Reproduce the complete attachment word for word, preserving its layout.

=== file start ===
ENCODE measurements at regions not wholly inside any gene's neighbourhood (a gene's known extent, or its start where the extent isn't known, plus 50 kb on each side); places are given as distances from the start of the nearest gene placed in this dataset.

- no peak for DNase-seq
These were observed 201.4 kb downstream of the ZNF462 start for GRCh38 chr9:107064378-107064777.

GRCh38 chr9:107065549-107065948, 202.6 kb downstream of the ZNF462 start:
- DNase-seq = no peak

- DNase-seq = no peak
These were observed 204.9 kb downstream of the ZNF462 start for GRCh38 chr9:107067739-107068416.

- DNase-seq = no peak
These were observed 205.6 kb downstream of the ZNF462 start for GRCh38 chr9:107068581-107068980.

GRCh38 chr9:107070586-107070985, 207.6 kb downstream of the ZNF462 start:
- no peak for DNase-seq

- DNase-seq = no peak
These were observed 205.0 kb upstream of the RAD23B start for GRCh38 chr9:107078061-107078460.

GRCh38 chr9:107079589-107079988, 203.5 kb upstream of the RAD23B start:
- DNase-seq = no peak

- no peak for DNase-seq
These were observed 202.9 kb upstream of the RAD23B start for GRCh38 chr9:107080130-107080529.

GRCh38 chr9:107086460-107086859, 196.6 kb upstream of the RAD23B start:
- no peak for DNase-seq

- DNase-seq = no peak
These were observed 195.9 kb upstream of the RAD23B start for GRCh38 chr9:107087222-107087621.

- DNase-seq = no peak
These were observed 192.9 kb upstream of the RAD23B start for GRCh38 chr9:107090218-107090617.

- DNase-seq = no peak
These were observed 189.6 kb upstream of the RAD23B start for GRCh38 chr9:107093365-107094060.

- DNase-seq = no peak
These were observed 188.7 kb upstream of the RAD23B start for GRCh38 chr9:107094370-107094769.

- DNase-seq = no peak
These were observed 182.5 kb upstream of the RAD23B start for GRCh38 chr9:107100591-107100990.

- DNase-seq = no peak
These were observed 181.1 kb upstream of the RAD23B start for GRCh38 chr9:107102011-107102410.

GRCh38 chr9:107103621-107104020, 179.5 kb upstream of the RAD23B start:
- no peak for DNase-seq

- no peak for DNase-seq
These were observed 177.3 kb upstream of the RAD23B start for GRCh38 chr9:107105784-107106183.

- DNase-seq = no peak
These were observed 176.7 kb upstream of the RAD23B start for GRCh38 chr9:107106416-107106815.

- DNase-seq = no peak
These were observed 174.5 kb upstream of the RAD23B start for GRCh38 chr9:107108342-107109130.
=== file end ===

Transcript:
ENCODE measurements at regions not wholly inside any gene's neighbourhood (a gene's known extent, or its start where the extent isn't known, plus 50 kb on each side); places are given as distances from the start of the nearest gene placed in this dataset.

- no peak for DNase-seq
These were observed 201.4 kb downstream of the ZNF462 start for GRCh38 chr9:107064378-107064777.

GRCh38 chr9:107065549-107065948, 202.6 kb downstream of the ZNF462 start:
- DNase-seq = no peak

- DNase-seq = no peak
These were observed 204.9 kb downstream of the ZNF462 start for GRCh38 chr9:107067739-107068416.

- DNase-seq = no peak
These were observed 205.6 kb downstream of the ZNF462 start for GRCh38 chr9:107068581-107068980.

GRCh38 chr9:107070586-107070985, 207.6 kb downstream of the ZNF462 start:
- no peak for DNase-seq

- DNase-seq = no peak
These were observed 205.0 kb upstream of the RAD23B start for GRCh38 chr9:107078061-107078460.

GRCh38 chr9:107079589-107079988, 203.5 kb upstream of the RAD23B start:
- DNase-seq = no peak

- no peak for DNase-seq
These were observed 202.9 kb upstream of the RAD23B start for GRCh38 chr9:107080130-107080529.

GRCh38 chr9:107086460-107086859, 196.6 kb upstream of the RAD23B start:
- no peak for DNase-seq

- DNase-seq = no peak
These were observed 195.9 kb upstream of the RAD23B start for GRCh38 chr9:107087222-107087621.

- DNase-seq = no peak
These were observed 192.9 kb upstream of the RAD23B start for GRCh38 chr9:107090218-107090617.

- DNase-seq = no peak
These were observed 189.6 kb upstream of the RAD23B start for GRCh38 chr9:107093365-107094060.

- DNase-seq = no peak
These were observed 188.7 kb upstream of the RAD23B start for GRCh38 chr9:107094370-107094769.

- DNase-seq = no peak
These were observed 182.5 kb upstream of the RAD23B start for GRCh38 chr9:107100591-107100990.

- DNase-seq = no peak
These were observed 181.1 kb upstream of the RAD23B start for GRCh38 chr9:107102011-107102410.

GRCh38 chr9:107103621-107104020, 179.5 kb upstream of the RAD23B start:
- no peak for DNase-seq

- no peak for DNase-seq
These were observed 177.3 kb upstream of the RAD23B start for GRCh38 chr9:107105784-107106183.

- DNase-seq = no peak
These were observed 176.7 kb upstream of the RAD23B start for GRCh38 chr9:107106416-107106815.

- DNase-seq = no peak
These were observed 174.5 kb upstream of the RAD23B start for GRCh38 chr9:107108342-107109130.